Clubs: Shadow Pubs

Interior of the Buffs club, Penzance.

Clubs, or working men’s clubs as they have historically been known, are all but invisible to many pub-goers but once you tune into them it can be like discovering a whole new town.

The best and snap­pi­est his­to­ry of the devel­op­ment of clubs can be found in Ruth Cher­ring­ton’s 2012 book Not Just Beer and Bin­go (£3.49 for Kin­dle via Ama­zon):

Work­ing men in the late 19th cen­tu­ry want­ed their own clubs and mem­bers of the upper class thought that these would be bet­ter places than pubs. Clubs fit­ted into the per­spec­tive of the ratio­nal recre­ation move­ment that aimed at halt­ing a per­ceived moral decline in soci­ety…

After much debate, how­ev­er, clubs did win the right to serve alco­hol from the cen­tral organ­is­ing com­mit­tee and in the 20th cen­tu­ry their char­ac­ter changed:

[If] the club bought in the beer, it could sup­ply it to mem­bers with­out the need to make a prof­it, so prices could be low­er than in the pubs. This gave clubs a rep­u­ta­tion for pro­vid­ing sub­sidised drink. The down­side of this was that clubs came to be viewed only in this light with their oth­er ser­vices and fea­tures over­looked.

Clubs thrived as indus­try thrived, serv­ing indi­vid­ual fac­to­ries, local trades such as the rail­ways, or par­tic­u­lar polit­i­cal groups and par­ties – Lib­er­al, Labour and Con­ser­v­a­tive clubs. With two world wars, sev­er­al small­er ones and nation­al ser­vice until 1963, clubs allied to indi­vid­ual branch­es of the armed ser­vices also became com­mon.

Which brings us to 2017 and our recent efforts to vis­it clubs in and around Pen­zance which kicked off at our local, The Farmer’s Arms. We were sat in our usu­al place, at the cor­ner in the back, when we noticed a bloke at the next table, with his part­ner and some friends, try­ing to get our atten­tion.

Alright. Ever go to the Legion, do you? You should come down some­time.’

British Legion crest in the foyer of the club in Penzance.

The Roy­al British Legion was found­ed in 1921 with the aim of sup­port­ing those who had served in the First World War. As well as the annu­al Remem­brance Sun­day pop­py cam­paign it is known for its clubs of which most towns have at least one branch. For most of the 20th cen­tu­ry mem­ber­ship was (at least the­o­ret­i­cal­ly) restrict­ed to present or for­mer mil­i­tary men, the cheap beer being seen as a kind of reward for ser­vice to their coun­try.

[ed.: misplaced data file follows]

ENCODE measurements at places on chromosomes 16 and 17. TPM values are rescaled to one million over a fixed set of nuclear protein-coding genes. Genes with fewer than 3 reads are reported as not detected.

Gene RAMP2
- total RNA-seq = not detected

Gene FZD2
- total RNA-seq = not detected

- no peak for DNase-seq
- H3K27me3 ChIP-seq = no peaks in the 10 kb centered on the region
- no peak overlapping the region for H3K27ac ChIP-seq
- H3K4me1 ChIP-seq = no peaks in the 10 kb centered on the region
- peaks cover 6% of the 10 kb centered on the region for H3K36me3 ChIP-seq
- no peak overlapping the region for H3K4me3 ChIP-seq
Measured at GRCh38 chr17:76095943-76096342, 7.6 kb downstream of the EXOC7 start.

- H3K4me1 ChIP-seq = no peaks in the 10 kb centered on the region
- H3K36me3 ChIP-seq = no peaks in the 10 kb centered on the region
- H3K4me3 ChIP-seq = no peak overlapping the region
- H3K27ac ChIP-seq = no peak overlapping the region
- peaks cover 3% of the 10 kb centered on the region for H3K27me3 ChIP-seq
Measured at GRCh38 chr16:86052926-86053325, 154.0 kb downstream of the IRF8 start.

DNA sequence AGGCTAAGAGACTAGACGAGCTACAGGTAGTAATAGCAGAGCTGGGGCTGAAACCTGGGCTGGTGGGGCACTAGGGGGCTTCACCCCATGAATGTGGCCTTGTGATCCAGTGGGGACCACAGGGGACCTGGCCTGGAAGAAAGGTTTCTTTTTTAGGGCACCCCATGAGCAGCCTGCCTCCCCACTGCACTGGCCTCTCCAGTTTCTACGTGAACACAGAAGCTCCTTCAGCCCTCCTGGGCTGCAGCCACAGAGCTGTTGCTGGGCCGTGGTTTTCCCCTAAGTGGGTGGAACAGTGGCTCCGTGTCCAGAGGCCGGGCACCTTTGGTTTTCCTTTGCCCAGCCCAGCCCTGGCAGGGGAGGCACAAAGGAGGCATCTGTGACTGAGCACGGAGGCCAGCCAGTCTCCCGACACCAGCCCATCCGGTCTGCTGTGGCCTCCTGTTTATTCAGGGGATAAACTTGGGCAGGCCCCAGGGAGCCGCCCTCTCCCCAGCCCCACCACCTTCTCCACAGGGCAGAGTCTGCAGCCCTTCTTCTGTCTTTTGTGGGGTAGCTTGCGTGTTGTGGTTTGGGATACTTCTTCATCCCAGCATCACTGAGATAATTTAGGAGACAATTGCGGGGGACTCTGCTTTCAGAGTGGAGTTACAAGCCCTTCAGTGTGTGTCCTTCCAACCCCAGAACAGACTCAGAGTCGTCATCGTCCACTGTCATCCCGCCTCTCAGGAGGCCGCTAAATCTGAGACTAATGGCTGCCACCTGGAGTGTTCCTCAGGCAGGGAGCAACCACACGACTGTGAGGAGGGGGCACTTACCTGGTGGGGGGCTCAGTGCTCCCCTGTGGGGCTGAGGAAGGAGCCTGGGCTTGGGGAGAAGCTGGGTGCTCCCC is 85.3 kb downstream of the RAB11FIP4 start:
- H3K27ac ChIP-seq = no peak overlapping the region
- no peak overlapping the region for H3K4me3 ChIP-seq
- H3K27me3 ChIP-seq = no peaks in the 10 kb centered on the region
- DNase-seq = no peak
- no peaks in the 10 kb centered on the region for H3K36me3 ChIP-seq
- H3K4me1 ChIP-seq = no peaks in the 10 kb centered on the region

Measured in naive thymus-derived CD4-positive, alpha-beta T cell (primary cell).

Don’t you have to been in the army or some­thing?’ Bai­ley asked, recall­ing chunks of his own child­hood spent in British Legion clubs around the coun­try where it was always made very clear that spong­ing, ser­vice-dodg­ing inter­lop­ers real­ly weren’t wel­come.

Not these days. I nev­er was. My Dad was. I’m on the com­mit­tee. There’s not many vet­er­ans around now. We’d nev­er have any mem­bers.’

The British Legion club at Newlyn: MEMBERS ONLY.

Window of the British Legion: VISITORS WELCOME.

And this is one prob­lem clubs face in the 21st cen­tu­ry. The sol­diers, sailors, air­men, min­ers, rail­way­men and oth­er trades on which they used to depend are dis­ap­pear­ing and so the strict rules that once gov­erned entry are no longer viable. NON-MEMBERS WELCOME has become a com­mon sign out­side clubs – star­tling to those of us who remem­ber the days of wait­ing lists, black­balling and for­bid­ding MEMBERS ONLY warn­ings behind the frost­ed glass in the foy­er.

Some clubs have just con­vert­ed to pub sta­tus, and tak­en pub-like names, so that any­one can walk in, such as The Rail­way Arms next to Truro’s main rail­way sta­tion – a life­line for any­one stuck between ser­vices – or the Legion at Mouse­hole which has rebrand­ed as The Tre­wavas Free­house. Oth­ers are feel­ing their way, as the man­ag­er of one of Pen­zance’s ser­vice clubs explained:

We charge a one-off 50p entry fee for non-mem­bers and ask them to sign in. If some­one signs in four or five times in a month we’ll say, come on, it’s time to join, mate, because the beer is that bit cheap­er. But we can’t afford to turn peo­ple away these days.

Exterior of the Buffs club, Penzance: concrete and railings.

Sign outside the Buff's club, Penzance.Anoth­er prob­lem for clubs is that they aren’t pubs. They don’t gen­er­al­ly occu­py quaint pub build­ings but rather pre­fabs, Por­tak­abins, insti­tu­tion­al blocks or plain back­street units. The entrances can seem for­bid­ding – blank doors into emp­ty cor­ri­dors lead­ing to gloomy stair­cas­es. If you do make it inside you’ll prob­a­bly find an odd­ly con­sis­tent style of inte­ri­or decor: hard-wear­ing, un-pret­ty, harsh­ly lit. Two of the Pen­zance clubs we vis­it­ed were more-or-less win­dow­less. If you’re used to the brown, cradling cosi­ness of a Prop­er Pub this can seem pret­ty unap­peal­ing.

Interior of the British Legion, Penzance.